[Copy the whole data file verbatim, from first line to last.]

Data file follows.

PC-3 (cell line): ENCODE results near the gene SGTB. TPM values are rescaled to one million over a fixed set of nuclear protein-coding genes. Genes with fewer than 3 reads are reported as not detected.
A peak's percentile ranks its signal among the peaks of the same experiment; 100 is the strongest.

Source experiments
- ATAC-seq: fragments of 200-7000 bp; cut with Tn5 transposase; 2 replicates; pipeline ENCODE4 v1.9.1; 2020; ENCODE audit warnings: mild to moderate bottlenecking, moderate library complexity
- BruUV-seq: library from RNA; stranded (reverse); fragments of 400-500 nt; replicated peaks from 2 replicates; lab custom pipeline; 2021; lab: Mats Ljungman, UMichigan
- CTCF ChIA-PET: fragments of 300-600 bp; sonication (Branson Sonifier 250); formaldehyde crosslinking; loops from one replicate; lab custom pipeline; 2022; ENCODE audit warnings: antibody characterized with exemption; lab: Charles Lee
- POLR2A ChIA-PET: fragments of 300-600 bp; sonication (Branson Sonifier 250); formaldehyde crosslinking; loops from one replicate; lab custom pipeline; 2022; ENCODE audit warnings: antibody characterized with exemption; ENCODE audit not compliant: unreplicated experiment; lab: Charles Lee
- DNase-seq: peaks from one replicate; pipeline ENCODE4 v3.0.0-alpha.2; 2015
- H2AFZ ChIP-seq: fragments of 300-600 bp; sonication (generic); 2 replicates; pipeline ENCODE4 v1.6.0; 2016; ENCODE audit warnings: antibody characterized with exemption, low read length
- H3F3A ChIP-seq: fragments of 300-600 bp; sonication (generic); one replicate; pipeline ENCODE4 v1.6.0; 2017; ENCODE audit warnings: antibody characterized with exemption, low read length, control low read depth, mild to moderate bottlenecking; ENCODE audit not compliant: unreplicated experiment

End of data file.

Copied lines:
PC-3 (cell line): ENCODE results near the gene SGTB. TPM values are rescaled to one million over a fixed set of nuclear protein-coding genes. Genes with fewer than 3 reads are reported as not detected.
A peak's percentile ranks its signal among the peaks of the same experiment; 100 is the strongest.

Source experiments
- ATAC-seq: fragments of 200-7000 bp; cut with Tn5 transposase; 2 replicates; pipeline ENCODE4 v1.9.1; 2020; ENCODE audit warnings: mild to moderate bottlenecking, moderate library complexity
- BruUV-seq: library from RNA; stranded (reverse); fragments of 400-500 nt; replicated peaks from 2 replicates; lab custom pipeline; 2021; lab: Mats Ljungman, UMichigan
- CTCF ChIA-PET: fragments of 300-600 bp; sonication (Branson Sonifier 250); formaldehyde crosslinking; loops from one replicate; lab custom pipeline; 2022; ENCODE audit warnings: antibody characterized with exemption; lab: Charles Lee
- POLR2A ChIA-PET: fragments of 300-600 bp; sonication (Branson Sonifier 250); formaldehyde crosslinking; loops from one replicate; lab custom pipeline; 2022; ENCODE audit warnings: antibody characterized with exemption; ENCODE audit not compliant: unreplicated experiment; lab: Charles Lee
- DNase-seq: peaks from one replicate; pipeline ENCODE4 v3.0.0-alpha.2; 2015
- H2AFZ ChIP-seq: fragments of 300-600 bp; sonication (generic); 2 replicates; pipeline ENCODE4 v1.6.0; 2016; ENCODE audit warnings: antibody characterized with exemption, low read length
- H3F3A ChIP-seq: fragments of 300-600 bp; sonication (generic); one replicate; pipeline ENCODE4 v1.6.0; 2017; ENCODE audit warnings: antibody characterized with exemption, low read length, control low read depth, mild to moderate bottlenecking; ENCODE audit not compliant: unreplicated experiment